Hey Racing: Stop Handicapping the Handicappers


Bettor beware, indeed. Current information available to consider when betting on the races is 2 dimensional: numerous variables related only to the stopwatch and the endless track variants. Nothing comes from the horse itself – the invaluable 3rd dimension. What I aim to do is quantify the old adage: ‘It’s not how fast they go, but how they go fast’.

First, some history-

In 1992 the Beyer Speed Figures become a permanent fixture in DRF past performances. Len Ragozin’s ‘The Sheets’ have been around since 1982 at least, and Jerry Brown’s Thorograph service has public mentions going back to 1989. Pace figures, in all their permutations, seem to have their origins since at least the early 1980’s as well – and there are simply too many to mention without leaving someone important out. Suffice it to say, bettors haven’t had any significant new sources of data for the last 2 decades. Yet we expect gamblers to continue to play despite higher takeout, smaller fields, fewer starts per horse, etc.?

Trakus has recently made some inroads with their advanced timing technologies including ‘distance traveled’ and fractional times to the hundredths of a second, but still we are just scratching the surface of what can be done. The Trakus task is achieved by a small chip placed inside each saddlecloth, that’s it. Equipment placed around the track is also necessary for the system to operate, and that ain’t cheap. But my solution is quite inexpensive.

In order to increase handle, both from whales and from new players, the industry needs another innovation in handicapping data/analysis – physiological information gleaned from the horse itself during competition. This can be accomplished with a simple on-board heart rate monitor, and the past few years have seen many innovations as chronicled on this blog. Up next are some units that leverage infra-red technology to analyze the oxygen content of the muscles, and/or characteristics of the horse’s blood during races. Heck, one system will transmit that data in real-time to your I-Phone or I-Pad. Amazing. This gear will contribute reams of data for owners, trainers, and bettors to consider when going to the racetrack. And it may just well shut up PETA next time they set their sights on our wonderful sport – as we will become the first major sport to monitor physiological vital signs DURING actual competition.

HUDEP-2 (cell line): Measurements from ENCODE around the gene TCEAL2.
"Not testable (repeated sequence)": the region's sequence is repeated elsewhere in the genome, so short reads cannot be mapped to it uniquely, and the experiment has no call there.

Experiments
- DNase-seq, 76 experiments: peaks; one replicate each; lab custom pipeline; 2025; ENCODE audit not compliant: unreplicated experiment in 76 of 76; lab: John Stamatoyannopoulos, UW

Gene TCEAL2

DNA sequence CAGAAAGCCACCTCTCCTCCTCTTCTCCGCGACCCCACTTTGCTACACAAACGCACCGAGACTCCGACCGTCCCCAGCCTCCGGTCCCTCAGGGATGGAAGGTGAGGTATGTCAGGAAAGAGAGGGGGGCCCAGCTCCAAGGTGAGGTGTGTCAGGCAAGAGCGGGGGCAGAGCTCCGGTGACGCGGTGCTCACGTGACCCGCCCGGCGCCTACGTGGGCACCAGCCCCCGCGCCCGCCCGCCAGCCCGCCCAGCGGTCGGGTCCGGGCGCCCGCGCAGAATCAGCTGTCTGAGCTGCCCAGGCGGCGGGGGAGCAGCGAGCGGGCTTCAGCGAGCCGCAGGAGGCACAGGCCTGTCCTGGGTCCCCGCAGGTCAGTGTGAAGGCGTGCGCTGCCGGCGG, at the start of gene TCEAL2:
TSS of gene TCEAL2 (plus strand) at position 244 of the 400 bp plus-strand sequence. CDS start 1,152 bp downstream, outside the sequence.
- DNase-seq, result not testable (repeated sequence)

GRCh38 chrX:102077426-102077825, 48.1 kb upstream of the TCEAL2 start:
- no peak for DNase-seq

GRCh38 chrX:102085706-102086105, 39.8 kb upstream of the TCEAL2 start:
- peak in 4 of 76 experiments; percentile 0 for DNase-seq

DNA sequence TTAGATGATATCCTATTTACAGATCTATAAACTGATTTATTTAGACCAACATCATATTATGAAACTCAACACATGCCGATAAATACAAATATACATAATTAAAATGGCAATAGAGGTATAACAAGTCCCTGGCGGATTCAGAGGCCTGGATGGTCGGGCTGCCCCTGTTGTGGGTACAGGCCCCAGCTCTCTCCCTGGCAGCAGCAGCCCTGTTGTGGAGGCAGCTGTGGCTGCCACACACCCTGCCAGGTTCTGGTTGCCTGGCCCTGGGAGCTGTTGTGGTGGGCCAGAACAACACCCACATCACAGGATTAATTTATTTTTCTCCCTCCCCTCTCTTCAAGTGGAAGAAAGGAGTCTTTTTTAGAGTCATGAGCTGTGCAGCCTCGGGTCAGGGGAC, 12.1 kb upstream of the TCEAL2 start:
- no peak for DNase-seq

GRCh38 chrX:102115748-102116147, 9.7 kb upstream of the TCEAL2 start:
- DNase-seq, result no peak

Why hasn’t someone thought of this before? Well, they have – sort of, check out these guys:


I’ve been watching this group for years, but their efforts seemed to have stalled. I think they make their deductions based strictly on high-speed video analysis, but I am not positive. Case The Race was founded by Dr. Gary Knapp, breeder of Big Brown, and I intend on reaching out to him this week as we both seem to be on the same wavelength.

Granted, 99% of horseplayers will have no idea what to do with these numbers and that’s the point; the race will then be on to become conversant in terms such as stride length, VO2max, lactate threshold, recovery heart rate, etc. Early adopters will get an edge – and that is what every gambler is after.

Once Beyer Speed Figures became part of the DRF past performances, their value soon eroded. The right racing circuit can attract significant new business being the first to provide this data stream. I doubt the US will lead the charge in this regard. Perhaps Australia? Two major HR/GPS systems originate in Perth. Hong Kong? Already the HKJC provides the most in depth past performance analysis:


Although the focus of this blog has been using this data to help trainers condition their horses; I will now turn my focus towards using these tools as a way to evaluate a horse’s racing performance. This is probably a multi-year project, so I better get started this week…wish me luck.

Any feedback is always welcome via blog comments below.


About bpressey

Equine Exercise Physiologist

Posted on August 5, 2013, in Uncategorized. Bookmark the permalink. 3 Comments.

  1. Kudos Bill! HK and Japan I would think would be likely first markets. Don’t see the US getting on board – if they won’t disclose the medical records of runners, no way they are going to share any data on how their horses are training. I believe the only reason bettors have workout times is because a third party is standing around with a stopwatch; something less invasive, if you will, than having a chip on the saddle cloth.

    Good luck!

  2. I agree, trainers would rather you not know workout times, if possible. I don’t care if they wear my gear in training; although that would be a great tool – I just need a small racing jurisdiction to require wearing it during actual races – making the data either freely available or subscription-based.

  3. Phillip Haycock

    I too have been thinking along these lines Bill.
    My idea of future racing is that smart phone apps would gather information from various existing and some new databases and design bets for punters. These apps would allow the user to give weight or value to various attributes which may include gait analysis software.
    A punter could therefore design his own criteria for the app to use.
    Successful apps may even gain a commodity value.
    The same apps may be used by the trainer also.

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